Clouds begin to appear in the clear blue sky when Cantor receives a call from his competitor Kurt Krauss (professor at Harvard) informing him that, although he had put his best post-doc (Yuzo Ohashi, “my Stafford”) to work on it, the latter had been unable to replicate Jerry’s experiment. Cantor decides that Jerry and he should replicate the experiment together, and apparently this time they are successful, until Cantor receives an anonymous note, an unsigned message, one sentence long, suggesting that Jerry secretly doctored the results: Why was Dr. Stafford in your private laboratory Sunday evening? (p. 93). This of course raises Cantor’s suspicion. Why had Jerry secretly visited the lab? Cantor faces a dilemma. Should he retract the paper, exposing himself to academic humiliation, so that from now on every colleague will associate his name with fraud, or at least with sloppiness and irreproducibility? Cantor had never withdrawn a published paper before, had never reported unduplicatable experiments. An error of this magnitude would never be forgotten. Cantor decides to perform a second experiment, using a somewhat different design, an alternative route to the top. With the Prize before him and the spectre of withdrawal peering over his shoulder, he disappears into his private lab for weeks, unavailable to the outside world. In the end, all seems to end well. Both versions of the experiment are eventually confirmed, and both Cantor and Stafford fly to Stockholm to collect the Nobel Prize, but this does not put an end to the questionability of their results and the situation remains uncomfortable.

The dialectical structure of the narrative can be summarised as follows. The first moment (M1) is an unexpected idea which allows Cantor to link abstract biochemistry with something relevant and concrete, namely cancer research. But this idea has to be realised in an experimental fashion (M2), and this proves a frustrating experience, because the researchers are confronted with a hurdle, with the replication complex as it were. The goal is to overcome this hurdle, to discover the decisive experimental move, so that the abstract idea can be sublated into textbook knowledge (M3), but on the final page of the novel it is still unclear whether this has really been achieved.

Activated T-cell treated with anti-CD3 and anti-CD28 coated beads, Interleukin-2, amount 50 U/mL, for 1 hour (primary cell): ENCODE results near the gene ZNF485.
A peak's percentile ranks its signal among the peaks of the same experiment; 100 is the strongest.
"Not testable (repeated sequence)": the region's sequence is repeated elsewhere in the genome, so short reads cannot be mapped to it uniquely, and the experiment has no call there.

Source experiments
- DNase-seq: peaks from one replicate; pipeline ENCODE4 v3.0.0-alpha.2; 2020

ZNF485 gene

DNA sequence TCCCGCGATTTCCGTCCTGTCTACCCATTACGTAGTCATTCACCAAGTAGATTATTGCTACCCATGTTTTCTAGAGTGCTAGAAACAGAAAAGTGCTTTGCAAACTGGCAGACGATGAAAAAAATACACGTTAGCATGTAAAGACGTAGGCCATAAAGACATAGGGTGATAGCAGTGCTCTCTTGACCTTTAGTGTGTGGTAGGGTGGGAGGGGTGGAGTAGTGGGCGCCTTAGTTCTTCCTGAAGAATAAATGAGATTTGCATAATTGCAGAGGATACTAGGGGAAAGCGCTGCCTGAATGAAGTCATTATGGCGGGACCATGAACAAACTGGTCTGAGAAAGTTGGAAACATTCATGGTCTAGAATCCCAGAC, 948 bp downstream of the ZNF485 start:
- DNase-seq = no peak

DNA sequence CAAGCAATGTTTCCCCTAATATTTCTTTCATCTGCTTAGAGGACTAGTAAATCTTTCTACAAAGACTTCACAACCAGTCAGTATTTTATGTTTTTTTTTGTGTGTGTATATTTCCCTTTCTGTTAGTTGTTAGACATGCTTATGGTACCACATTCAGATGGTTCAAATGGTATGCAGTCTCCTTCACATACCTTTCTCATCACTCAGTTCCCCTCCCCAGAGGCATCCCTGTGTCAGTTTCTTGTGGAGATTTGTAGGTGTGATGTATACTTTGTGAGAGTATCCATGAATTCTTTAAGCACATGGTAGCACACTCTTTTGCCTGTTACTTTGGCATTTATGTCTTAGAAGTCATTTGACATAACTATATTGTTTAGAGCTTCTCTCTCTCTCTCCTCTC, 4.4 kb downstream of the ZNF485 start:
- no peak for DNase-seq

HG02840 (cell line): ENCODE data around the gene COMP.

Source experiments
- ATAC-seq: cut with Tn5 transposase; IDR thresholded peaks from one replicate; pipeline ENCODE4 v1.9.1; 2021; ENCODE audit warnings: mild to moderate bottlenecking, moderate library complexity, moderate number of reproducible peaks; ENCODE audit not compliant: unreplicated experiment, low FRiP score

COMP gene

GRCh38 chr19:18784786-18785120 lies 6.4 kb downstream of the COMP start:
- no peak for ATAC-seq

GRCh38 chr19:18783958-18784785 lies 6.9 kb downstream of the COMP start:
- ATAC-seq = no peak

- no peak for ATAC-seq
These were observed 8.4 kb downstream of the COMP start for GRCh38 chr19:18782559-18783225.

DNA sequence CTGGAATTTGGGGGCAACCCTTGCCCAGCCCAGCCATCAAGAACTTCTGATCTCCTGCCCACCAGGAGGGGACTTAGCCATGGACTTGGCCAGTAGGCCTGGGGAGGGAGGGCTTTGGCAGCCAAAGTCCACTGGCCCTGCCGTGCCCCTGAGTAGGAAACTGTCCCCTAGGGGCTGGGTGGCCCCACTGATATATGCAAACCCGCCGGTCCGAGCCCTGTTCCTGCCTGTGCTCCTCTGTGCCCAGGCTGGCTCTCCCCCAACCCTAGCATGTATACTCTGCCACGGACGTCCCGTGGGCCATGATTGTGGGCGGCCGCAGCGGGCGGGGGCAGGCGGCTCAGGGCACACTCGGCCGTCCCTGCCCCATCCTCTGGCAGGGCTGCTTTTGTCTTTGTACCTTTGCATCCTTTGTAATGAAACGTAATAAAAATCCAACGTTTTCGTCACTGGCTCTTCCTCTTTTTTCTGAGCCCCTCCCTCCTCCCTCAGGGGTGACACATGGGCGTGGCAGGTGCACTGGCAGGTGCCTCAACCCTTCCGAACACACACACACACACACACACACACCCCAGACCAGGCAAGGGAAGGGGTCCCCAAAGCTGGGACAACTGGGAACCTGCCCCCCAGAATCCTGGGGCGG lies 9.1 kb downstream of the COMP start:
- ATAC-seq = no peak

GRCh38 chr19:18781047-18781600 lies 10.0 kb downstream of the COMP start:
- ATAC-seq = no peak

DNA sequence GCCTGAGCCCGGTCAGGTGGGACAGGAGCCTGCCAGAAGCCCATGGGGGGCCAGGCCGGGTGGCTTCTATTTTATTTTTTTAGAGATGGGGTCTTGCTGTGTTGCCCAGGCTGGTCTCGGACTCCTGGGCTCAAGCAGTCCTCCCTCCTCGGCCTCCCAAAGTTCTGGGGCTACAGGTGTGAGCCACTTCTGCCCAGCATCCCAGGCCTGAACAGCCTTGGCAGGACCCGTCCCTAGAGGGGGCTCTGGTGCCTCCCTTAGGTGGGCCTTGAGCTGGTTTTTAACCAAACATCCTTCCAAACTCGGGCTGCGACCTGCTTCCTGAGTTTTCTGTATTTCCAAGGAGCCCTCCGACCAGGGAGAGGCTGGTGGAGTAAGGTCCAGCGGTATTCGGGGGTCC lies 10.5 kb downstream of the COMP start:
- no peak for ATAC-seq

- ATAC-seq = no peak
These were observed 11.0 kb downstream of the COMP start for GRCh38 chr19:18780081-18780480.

Djerassi, the author, is an organic chemist himself, famous for his contribution to the development of the oral birth control pill. Besides that, he authored several “science-in-fiction” novels and plays. I will now analyse his novel from a Lacanian perspective, using the three dimensions distinguished earlier: knowledge, power and the Self.

7.2 Knowledge Production: The Epistemological Dimension

Cantor’s research project exemplifies the trend towards symbolisation in scientific research. It is an effort to capture an existential lifeworld threat (cancer) in biochemical formulas. In cantor’s theory of tumorigenesis, the amino acid arginine plays a crucial role:

figure a

If cancer can be tamed via biochemical means, with the help of a structural formula, the medical challenge can finally be addressed. Thus, the knowledge dimension adheres to the structure of university discourse:

figure b

Cantor is the qualified expert (S2 in the upper-left position of the agent) who, by introducing biochemical expertise into cell biology, suddenly seems able to discover the decisive factor which allows him to unravel the cancer enigma, focussing on arginine (the object a in the upper-right position). This endeavour is driven by a secret, latent objective, however, which suddenly seems to come within his grasp, and even becomes a manifest goal at a certain point, namely to reach the summit, i.e. to receive the Nobel Prize. In other words, a displacement occurs, as silvery arginine (the initial object of desire) gives way to a golden medal (a → a): the Nobel Medal, together with a Nobel Diploma and a document confirming the fee, handed to the laureate by the Swedish King (S1). This prospect (the distinction received from the hands of the King, representing the dimension of verticality) is the decisive push, causing the researcher to become trapped in the matheme of desire ($a).